visit of Commonwealth graves in Communals Cemeteries & Churchyards in Belgium
PETILLON Military Cemetery (Fleurbaix) (Pas de Calais France)
Page 2 List
Harry Marsh 21/04/1918 aged 30
for Anthony Bagshaw Mansfield Woodhouse (U.K.)
Harold Smith 16/02/1915 aged 21
for Phil Smith (Brisbane, Australia)
A death notice from his family:
"A loving Husband and Daddy,
None breathed more true and kind,
But tis sweet to know we meet again,
Where parting is no more,
And that our loved one has only gone before,
So sad, but so true, we cannot tell why
The best are the first who are called on to die,
God took him home, it was his will,
But in our hearts he liveth still."
(Harold was from Burnley, Lancashire).
|2nd/ Lt. Robert
Emrys Owen 18/09/1918 aged 19
for Iwan Hughes.
On right, Emrys's family grave, at St. Michael's Church, Llanrug, Gwynedd,
The epitaph is:
IN LOVING MEMORY
Ellen Owen Dear wife of John R. Owen, Isfryn, Cwm-y-Glo, Who died April
14 1925 aged 57.
Also Robert Emrys Owen. their beloved son, 2nd Lieut. RAF who was killed
September 18 1918 aged 19 And was buried in Fleurbaix Cemetery.
"Until the day break, and the shadows flee away."
Also John Robert Owen Who died August 28 1928 Aged 70.
" A short rest, before the dawn."
of a letter that Emrys Owen sent to R.R.Roberts, Fronheulog, Dinorwig
(posted 28 August 1918),a few weeks before he died:
My dear Friend,
Here I am at last getting down to sending you a brief word hoping that
you are getting better.
The time has strangely flown by and I have been in this country five weeks.
There is no comparison at all between the flying here and flying in England.
There we’d have fun of just scraping over villages and waving at
the girls. Here we hover out of the sight of man – mainly at around
This is a day bombing squadron and it’s a very good one too and
has been extremely lucky lately. However I’ve had several rather
hot scraps since being here.
I won’t forget one trip when twenty-five enemy scouts attacked seven
of us. We had a very hot time. There were about twelve behind me and the
bullets were whistling past my ears. And me firing as fast as I could.
Even if I didn’t shoot them I kept them away. To make things worse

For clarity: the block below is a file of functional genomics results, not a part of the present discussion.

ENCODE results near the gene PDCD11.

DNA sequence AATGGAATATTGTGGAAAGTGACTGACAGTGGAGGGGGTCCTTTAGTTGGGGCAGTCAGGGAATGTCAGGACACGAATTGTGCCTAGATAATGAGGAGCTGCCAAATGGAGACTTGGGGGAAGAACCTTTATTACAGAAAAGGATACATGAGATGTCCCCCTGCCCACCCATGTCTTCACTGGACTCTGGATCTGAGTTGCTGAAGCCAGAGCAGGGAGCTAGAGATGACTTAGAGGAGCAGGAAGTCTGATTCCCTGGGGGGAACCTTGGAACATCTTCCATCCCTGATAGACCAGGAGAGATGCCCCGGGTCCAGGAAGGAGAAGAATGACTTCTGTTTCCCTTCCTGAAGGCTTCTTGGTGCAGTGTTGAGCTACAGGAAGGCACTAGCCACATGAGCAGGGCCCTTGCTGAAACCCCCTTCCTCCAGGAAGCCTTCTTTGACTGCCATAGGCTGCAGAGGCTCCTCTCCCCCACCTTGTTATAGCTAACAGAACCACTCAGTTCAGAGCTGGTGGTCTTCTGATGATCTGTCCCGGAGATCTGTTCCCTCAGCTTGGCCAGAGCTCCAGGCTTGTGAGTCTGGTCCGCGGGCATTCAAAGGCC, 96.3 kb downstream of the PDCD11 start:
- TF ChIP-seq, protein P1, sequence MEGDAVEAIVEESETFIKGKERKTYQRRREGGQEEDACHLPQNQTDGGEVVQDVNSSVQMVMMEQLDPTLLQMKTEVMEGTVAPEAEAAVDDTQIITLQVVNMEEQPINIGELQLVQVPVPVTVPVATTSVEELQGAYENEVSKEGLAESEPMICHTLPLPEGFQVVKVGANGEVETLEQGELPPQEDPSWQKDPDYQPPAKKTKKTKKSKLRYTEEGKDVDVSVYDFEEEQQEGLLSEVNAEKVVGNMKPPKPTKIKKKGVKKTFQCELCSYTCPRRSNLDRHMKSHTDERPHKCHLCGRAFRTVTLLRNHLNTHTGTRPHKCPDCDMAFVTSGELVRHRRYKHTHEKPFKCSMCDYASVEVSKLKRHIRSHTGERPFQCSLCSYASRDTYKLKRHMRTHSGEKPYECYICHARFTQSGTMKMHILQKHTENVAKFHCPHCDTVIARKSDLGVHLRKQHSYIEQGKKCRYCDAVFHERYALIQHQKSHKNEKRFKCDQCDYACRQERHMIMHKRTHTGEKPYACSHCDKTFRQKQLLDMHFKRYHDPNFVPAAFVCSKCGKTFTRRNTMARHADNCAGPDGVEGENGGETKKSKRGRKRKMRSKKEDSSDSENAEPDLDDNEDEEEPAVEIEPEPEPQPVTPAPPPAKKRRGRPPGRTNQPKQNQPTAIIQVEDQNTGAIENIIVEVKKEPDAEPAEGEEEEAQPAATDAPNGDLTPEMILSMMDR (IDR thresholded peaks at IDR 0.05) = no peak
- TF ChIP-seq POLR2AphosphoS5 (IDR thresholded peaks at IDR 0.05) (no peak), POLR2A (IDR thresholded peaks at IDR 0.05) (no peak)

some were diving through the formation. However we all came back safely,
but Fritz was two short. Our wings and the planes were all bullets. Also
on Saturday ten of them attacked five of us, but we got three of them
down in flames. That’s the stuff – isn’t it!
The Hun will never attack unless he has three to our one. Also he’ll
never come across the lines during the day. Anyway, three came over last
Friday, but only one of them was able to escape back. Our scouts are more
than a match for them. The weather is rather unfavourable this afternoon
– too many clouds around so we’re having a holiday. There
is a quite a jolly gang here and so it isn’t boring here. We’ve
got one great advantage over the Infantry. We’ve got a comfortable
place to come to after being on a show. Cosy huts and everything extremely
convenient. Also there is far more fun had here. When Huns are met in
the sky one doesn’t think of the danger at all – it’s
taken more as a kind of game. It’s quite a strange scene around
the lines – the ground all holes from shells and bombs with towns
and villages shattered – the odd flash to be seen here and there
and that’s the only thing we can see from the air to let us know
that there’s any sort of life in the place.
After going a bit further we know immediately that we are in Hunland as
Archie shells are bursting around us.
It’s interesting to watch the bombs falling. Here we can see the
objective – some station or aerodrome or the enemy’s billets
– then there is a tug on the toggles and the pills fall, fall –
lower and lower. And become smaller until at last they disappear but after
a few seconds the burst is seen often to have ignited a good fire, or
has blown up a railway or siding. And of course a few have to fall into
a nearby field. After reaching the lines on the way back I take control
of the machine to bring it home (apart for the landing) and I’m
getting quite good at it.
My pilot is a Yankee and quite a good one he is too. After coming back
I have to write a report on what we have seen etc etc.
Then a wash and a change and we can enjoy a good meal.
I received a word from Gwilym from home today. I wouldn’t mind a
few days leave either.
Well I have nothing more to add this time but my warmest regards to you
Your faithful friend,
Translated letter from Welsh by Iwan Hughes.
|Pte Albert Roy Bennett Webber 19/07/1916
for his great nephew Simon Mitchell
James Keen 20/07/1916 aged 22
Harrison 20/07/1916 aged 27
|Pte Albert Stiles 21/07/1916 aged 20
for his great great great niece Joanne
|Coy Qmr Sjt Harry Vernon Cockbill 10/04/1918
Son of Edwin and Mary Anne Cockbill of Oxford, husband of rosa Louise Cockbill
of 13 ,Cato road, Balham.
He also served in Egypt (1895) and india (1908).
harry had his children while serving in india.
for his grandson Peter Cockbill, great niece Wendy Mortimer and family
|Harry and his wife Rosa Louise
and Harry sitting second from left with pals of Rgt.
IF You have a casualty picture,
please send me a copy, I'll be glad to show it on this page.
want a king size copy of this picture (300/900 ko - 2592/1944 pixels) please
Casualties informations come usualy
from Commonwealth War Graves Commission, see links for more informations
Inmemories.com © Pierre Vandervelden - Belgium